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CANDOR ON THE COURT

In providing the public with what seems like complete information about Chief Justice John Roberts' seizure, the Supreme Court is breaking from one of its least admirable traditions: shrouding the health problems of justices in secrecy or less than full disclosure. The immediate comparison is with the frustrating lack of detail about the illness that ended the life of Roberts' predecessor, William Rehnquist.

The openness about Roberts' seizure reflects well on the court, on the Roberts family and on the hospital where he was treated. It also provides a model for the disclosure of the health problems of other members of the high court.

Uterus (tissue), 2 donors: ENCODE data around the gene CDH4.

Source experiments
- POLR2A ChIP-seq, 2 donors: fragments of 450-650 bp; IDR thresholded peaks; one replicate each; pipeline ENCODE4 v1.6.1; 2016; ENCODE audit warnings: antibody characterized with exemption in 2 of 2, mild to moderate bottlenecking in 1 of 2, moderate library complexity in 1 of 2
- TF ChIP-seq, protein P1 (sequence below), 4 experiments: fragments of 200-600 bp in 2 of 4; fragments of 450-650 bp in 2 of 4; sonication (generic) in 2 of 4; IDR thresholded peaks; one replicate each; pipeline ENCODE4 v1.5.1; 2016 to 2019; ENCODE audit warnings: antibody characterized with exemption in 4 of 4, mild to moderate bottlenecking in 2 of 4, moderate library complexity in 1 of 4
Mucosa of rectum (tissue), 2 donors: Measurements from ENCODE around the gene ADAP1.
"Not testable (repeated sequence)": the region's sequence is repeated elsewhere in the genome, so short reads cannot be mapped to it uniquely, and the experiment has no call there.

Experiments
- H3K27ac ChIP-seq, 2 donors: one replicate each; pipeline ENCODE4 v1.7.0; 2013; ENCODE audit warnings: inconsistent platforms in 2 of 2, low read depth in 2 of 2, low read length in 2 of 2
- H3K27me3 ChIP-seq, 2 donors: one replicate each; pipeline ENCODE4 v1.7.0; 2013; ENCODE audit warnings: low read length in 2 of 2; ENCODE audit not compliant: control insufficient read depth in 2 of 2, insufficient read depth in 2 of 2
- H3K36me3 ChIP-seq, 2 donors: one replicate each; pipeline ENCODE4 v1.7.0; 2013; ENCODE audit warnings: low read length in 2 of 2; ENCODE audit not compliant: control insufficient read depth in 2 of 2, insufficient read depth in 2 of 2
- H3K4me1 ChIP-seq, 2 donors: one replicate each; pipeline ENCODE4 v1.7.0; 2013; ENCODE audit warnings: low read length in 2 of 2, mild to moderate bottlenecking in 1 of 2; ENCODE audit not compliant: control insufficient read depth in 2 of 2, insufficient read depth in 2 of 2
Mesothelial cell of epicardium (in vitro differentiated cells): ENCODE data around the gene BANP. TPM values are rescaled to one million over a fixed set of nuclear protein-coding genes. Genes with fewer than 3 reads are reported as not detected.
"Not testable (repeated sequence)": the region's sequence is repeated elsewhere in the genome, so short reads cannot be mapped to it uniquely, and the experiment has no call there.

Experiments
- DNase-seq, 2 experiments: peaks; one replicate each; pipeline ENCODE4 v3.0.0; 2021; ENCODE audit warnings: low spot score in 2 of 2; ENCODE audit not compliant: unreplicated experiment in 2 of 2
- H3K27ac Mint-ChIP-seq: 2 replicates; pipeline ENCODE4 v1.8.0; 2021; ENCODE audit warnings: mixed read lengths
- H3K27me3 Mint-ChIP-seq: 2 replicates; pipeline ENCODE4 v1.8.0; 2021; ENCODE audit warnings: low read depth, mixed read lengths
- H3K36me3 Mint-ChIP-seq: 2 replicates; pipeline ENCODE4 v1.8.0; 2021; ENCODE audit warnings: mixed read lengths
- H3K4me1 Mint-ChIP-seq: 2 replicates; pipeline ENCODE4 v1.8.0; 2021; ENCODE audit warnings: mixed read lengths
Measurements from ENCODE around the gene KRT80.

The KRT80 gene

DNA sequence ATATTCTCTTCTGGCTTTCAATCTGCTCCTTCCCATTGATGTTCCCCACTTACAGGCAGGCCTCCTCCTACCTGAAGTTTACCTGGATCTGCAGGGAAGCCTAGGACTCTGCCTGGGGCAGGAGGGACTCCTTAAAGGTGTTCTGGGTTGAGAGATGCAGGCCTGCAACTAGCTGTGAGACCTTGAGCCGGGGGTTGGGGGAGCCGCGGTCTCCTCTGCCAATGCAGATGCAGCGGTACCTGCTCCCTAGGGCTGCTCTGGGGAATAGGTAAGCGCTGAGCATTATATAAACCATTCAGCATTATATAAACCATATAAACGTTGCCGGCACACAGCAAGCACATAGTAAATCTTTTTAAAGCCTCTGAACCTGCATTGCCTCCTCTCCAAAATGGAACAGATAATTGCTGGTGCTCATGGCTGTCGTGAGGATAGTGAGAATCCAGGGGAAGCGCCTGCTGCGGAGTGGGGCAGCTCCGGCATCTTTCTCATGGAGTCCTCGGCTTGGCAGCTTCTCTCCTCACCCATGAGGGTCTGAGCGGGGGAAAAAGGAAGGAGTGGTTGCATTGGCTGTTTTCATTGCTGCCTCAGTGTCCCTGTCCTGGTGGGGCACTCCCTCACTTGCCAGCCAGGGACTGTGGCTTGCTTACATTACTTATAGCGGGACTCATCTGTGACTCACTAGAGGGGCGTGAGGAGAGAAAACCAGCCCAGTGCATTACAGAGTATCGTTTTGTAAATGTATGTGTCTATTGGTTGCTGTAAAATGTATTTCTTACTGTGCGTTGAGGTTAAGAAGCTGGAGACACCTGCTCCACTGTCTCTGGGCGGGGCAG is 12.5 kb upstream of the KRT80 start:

The public knows not only what occurred - a brief seizure similar to one Roberts suffered in 1993 - but also the results of a neurological examination that pronounced him fully recovered. We hope the court will be equally candid about whether, in an attempt to prevent a recurrence, Roberts is prescribed medication that could affect his work or his routine.

Supreme Court justices are accustomed to more privacy in medical matters than the president of the United States, an elected official whose physical and mental state could have implications for national security. But when a justice must be taken by ambulance to a hospital, the more disclosure, the better.

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